Metropolis's screenplay was written by Thea von Harbou, a popular writer in Weimar Germany, jointly with Lang, her then-husband.   The film's plot originated from a novel of the same title written by Harbou for the sole purpose of being made into a film.
Thea Gabriele von Harbou was a prolific German author and screenwriter, best known today for writing the screenplay of the silent film epic Metropolis (1927). She published over forty books, including novels, children’s books, and collections of short stories, essays, poems, and novellas.
- Architecture and visual effects
Metropolis is a 1927 silent science fiction film directed by Fritz Lang and written by Lang and Thea von Harbou. Lang and von Harbou, who were married, wrote the screenplay in 1924, and published a novelization in 1926, before the film was released. Produced in Germany during a stable period of the Weimar Republic, Metropolis is set in a futuristic urban dystopia and examines a common science fiction theme of the day: the social crisis between workers and owners in capitalism. The film stars Alf...
There are multiple versions of Metropolis, all of which comprise various portions of the original, 153-minute 1927 cut (see "Release" section below). The plot description given here corresponds to the 2002 version released by the F. W. Murnau Foundation, the most complete cut that is currently available to the public.
Metropolis features special effects and set designs that still impress modern audiences with their visual impact – the film contains cinematic and thematic links to German Expressionism, though the architecture as portrayed in the film appears based on contemporary Modernism and Art Deco. The latter, a brand-new style in Europe at the time, had not reached mass production yet and was considered an emblem of the bourgeois class, and similarly associated with the ruling class in the film.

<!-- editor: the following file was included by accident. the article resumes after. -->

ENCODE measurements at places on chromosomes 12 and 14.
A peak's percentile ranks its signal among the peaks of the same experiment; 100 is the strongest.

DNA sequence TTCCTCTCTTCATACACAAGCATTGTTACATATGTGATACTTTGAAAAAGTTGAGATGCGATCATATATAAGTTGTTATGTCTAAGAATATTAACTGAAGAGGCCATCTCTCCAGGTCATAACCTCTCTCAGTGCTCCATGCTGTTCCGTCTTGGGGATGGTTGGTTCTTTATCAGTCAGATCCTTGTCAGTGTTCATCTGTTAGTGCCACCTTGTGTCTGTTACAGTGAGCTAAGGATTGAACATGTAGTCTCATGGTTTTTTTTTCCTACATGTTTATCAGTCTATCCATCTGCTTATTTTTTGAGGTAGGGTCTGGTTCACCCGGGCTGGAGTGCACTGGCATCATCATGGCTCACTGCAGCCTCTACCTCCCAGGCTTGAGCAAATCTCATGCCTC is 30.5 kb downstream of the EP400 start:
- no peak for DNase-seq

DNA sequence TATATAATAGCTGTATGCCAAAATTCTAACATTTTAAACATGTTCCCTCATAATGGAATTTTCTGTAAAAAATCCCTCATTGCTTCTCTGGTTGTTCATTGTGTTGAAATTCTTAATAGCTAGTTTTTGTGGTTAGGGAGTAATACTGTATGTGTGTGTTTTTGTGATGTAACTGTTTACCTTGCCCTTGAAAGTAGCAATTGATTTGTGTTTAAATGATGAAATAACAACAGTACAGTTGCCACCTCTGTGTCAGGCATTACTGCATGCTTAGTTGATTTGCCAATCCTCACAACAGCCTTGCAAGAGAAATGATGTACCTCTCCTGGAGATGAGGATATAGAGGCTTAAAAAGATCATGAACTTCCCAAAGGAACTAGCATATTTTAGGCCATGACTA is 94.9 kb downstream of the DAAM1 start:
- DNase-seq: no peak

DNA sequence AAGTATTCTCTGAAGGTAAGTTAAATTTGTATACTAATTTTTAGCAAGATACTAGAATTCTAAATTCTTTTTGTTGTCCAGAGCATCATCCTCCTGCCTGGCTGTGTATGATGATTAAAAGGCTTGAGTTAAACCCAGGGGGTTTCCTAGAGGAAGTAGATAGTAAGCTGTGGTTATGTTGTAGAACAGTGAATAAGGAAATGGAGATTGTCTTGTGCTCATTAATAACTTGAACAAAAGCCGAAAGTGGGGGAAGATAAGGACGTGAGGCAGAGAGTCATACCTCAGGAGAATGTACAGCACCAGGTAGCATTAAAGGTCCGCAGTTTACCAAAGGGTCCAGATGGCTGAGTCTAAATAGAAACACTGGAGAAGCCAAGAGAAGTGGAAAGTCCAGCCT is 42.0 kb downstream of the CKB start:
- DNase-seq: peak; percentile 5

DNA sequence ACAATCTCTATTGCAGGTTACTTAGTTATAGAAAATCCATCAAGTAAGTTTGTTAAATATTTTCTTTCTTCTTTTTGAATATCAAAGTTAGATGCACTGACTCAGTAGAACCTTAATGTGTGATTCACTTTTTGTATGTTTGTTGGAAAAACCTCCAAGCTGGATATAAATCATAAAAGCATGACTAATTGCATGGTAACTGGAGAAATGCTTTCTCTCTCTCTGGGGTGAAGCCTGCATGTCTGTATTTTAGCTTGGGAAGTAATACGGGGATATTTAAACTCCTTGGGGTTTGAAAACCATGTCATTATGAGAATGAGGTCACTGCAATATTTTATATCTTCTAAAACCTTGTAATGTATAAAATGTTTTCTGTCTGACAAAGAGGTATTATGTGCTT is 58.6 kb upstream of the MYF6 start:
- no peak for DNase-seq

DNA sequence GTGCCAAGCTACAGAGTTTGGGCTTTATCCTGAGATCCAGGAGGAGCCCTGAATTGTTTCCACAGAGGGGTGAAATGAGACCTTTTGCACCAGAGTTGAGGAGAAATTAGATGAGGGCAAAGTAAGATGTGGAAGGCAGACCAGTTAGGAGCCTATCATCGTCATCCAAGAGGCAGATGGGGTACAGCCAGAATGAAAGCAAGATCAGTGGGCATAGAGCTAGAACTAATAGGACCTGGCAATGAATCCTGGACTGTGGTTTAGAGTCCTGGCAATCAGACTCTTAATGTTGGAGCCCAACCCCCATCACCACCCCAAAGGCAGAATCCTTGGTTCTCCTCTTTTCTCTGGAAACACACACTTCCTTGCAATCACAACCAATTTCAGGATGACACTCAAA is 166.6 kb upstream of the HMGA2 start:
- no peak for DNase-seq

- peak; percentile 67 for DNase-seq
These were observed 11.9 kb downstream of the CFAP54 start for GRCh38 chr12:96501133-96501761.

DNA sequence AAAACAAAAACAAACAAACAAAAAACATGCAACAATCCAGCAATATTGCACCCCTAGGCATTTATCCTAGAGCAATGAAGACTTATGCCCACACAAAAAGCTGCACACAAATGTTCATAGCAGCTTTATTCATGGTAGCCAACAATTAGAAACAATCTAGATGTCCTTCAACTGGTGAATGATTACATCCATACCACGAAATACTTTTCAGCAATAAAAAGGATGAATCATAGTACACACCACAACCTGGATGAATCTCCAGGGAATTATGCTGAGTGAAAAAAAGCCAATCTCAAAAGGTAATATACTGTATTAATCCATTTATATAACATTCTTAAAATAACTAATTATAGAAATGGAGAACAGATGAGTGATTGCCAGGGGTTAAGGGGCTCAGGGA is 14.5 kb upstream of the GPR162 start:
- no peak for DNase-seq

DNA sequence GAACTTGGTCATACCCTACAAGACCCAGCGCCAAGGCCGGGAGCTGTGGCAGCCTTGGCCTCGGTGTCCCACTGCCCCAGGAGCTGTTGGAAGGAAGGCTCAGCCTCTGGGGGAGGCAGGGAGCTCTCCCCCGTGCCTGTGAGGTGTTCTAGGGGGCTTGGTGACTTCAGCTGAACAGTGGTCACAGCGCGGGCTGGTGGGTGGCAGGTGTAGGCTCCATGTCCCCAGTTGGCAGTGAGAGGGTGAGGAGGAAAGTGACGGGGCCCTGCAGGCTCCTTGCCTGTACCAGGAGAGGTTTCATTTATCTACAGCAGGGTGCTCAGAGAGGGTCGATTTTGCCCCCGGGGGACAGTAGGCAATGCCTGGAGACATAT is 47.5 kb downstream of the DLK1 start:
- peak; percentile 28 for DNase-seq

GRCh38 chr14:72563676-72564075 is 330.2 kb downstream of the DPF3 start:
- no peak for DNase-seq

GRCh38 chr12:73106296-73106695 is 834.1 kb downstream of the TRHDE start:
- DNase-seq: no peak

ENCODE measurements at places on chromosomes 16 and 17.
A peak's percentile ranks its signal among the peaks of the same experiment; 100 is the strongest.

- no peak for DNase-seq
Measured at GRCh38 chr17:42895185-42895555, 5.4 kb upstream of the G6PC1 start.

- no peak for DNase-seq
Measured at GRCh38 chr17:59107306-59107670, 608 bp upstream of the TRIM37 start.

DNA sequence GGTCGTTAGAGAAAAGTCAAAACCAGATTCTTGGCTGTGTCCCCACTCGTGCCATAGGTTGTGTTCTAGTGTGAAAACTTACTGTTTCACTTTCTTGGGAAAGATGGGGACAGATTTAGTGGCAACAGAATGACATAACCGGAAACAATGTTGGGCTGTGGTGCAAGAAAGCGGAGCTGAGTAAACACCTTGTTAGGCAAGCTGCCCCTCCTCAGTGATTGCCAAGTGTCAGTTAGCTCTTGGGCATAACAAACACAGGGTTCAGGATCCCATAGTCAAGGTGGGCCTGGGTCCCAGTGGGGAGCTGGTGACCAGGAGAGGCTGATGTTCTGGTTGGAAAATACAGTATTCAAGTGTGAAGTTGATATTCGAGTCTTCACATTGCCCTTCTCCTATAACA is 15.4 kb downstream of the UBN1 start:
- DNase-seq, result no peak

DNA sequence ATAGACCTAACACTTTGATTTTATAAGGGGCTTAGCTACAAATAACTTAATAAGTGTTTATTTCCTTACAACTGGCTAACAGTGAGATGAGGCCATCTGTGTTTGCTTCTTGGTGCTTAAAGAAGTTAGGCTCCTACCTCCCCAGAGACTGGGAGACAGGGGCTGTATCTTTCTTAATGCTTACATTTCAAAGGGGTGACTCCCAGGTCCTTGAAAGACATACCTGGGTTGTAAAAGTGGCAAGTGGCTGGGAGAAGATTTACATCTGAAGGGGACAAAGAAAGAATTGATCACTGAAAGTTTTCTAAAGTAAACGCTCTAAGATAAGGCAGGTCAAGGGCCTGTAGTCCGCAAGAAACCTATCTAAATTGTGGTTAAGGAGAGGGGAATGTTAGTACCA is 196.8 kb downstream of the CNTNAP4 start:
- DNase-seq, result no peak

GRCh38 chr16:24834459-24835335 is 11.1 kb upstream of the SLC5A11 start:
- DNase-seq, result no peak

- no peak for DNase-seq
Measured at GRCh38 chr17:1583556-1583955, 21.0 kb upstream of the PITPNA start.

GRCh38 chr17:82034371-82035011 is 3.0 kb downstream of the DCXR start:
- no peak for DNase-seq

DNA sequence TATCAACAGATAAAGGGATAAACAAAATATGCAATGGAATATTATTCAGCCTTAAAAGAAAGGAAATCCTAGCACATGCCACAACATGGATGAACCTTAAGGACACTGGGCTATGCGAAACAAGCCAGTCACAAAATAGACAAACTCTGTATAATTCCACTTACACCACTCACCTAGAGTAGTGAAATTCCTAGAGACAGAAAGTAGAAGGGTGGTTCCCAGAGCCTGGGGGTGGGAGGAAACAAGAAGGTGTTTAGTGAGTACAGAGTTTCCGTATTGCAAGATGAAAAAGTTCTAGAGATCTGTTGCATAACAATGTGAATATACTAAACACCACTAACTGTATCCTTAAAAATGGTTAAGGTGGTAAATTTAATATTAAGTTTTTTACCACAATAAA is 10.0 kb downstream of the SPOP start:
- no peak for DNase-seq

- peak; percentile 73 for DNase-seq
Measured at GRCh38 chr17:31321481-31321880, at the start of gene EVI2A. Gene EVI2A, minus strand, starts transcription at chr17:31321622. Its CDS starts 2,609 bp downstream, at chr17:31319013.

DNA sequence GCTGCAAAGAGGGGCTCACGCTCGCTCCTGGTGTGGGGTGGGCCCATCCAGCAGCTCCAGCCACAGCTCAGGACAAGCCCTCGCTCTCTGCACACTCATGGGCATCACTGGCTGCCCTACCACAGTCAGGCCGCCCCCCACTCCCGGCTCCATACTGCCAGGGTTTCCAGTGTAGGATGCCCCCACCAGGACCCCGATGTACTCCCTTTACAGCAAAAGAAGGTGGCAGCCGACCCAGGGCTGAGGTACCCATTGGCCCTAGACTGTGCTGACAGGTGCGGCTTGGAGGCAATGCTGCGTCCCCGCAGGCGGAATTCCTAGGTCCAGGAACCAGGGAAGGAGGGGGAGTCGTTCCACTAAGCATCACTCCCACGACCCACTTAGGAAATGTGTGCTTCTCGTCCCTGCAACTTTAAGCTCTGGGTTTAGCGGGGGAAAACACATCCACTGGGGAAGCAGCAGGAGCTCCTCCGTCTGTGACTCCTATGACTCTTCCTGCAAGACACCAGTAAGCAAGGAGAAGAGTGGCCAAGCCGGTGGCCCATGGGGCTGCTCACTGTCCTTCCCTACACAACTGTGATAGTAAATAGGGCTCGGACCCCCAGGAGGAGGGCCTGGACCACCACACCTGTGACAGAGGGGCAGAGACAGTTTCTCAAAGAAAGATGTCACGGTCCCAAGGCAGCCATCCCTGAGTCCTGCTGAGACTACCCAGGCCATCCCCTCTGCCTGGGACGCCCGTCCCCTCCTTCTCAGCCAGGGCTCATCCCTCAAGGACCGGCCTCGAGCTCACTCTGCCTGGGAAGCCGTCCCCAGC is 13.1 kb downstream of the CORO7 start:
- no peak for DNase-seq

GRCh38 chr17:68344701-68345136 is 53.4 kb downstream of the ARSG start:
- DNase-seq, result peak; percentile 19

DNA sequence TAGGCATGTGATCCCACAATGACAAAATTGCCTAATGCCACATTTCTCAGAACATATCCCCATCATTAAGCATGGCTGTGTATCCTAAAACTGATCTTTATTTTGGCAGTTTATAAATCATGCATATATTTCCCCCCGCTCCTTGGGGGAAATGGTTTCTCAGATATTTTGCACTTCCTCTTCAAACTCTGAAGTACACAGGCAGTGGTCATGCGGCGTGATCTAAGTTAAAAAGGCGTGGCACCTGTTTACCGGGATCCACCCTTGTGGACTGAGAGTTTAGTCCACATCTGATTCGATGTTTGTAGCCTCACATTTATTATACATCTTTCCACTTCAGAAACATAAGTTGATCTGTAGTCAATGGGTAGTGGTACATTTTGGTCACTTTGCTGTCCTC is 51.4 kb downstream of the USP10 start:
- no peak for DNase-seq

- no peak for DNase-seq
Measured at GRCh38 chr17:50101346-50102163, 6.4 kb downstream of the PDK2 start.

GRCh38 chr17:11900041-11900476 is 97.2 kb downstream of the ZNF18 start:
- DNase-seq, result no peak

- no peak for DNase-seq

Lang and his wife Thea von Harbou—who wrote the novel, then screenplay—were of course commenting on industrialization, labor conditions, and poverty in Weimar Germany. Metropolis ‘s “clear message of classism,” as io9 writes, comes through most clearly in its arresting imagery, like that horrifying, monstrous furnace and the “looming symbol of wealth in the Tower of Babel.”
Mar 27, 2020 · Lang’s mother was Jewish (though Lang was raised as a Catholic) but that scene made me queasy, particularly when I later read that von Harbou, who wrote the novel on which her screenplay for...
Thea Gabriele von Harbou was a German screenwriter, novelist, film director, and actress. She is especially known as the screenwriter of the science fiction film classic Metropolis and the story on which it was based. more…. All Thea von Harbou scripts | Thea von Harbou Scripts.
Directed by Lang from a screenplay by his wife Thea von Harbou, Metropolis concerns a nightmarish future city in which the rich and idle live in cosseted luxury, breathing the fresh air at the top of the city while the proletariat toil in the factories and crawl home to slums beneath the earth.
The book was written with the intention of being adapted for film by Harbou's husband, the director Fritz Lang. Harbou collaborated with Lang on the script for the film, also titled Metropolis. Shooting began before the novel was published.
Metropolis is a wonderful city, high above the ground its towers stand. The people prosper, the economy is flourishing, the suspended streets are busy. But Metropolis also has a great secret, so hidden that not even Freder Fredersen, son of founder John Fredersen knows about it.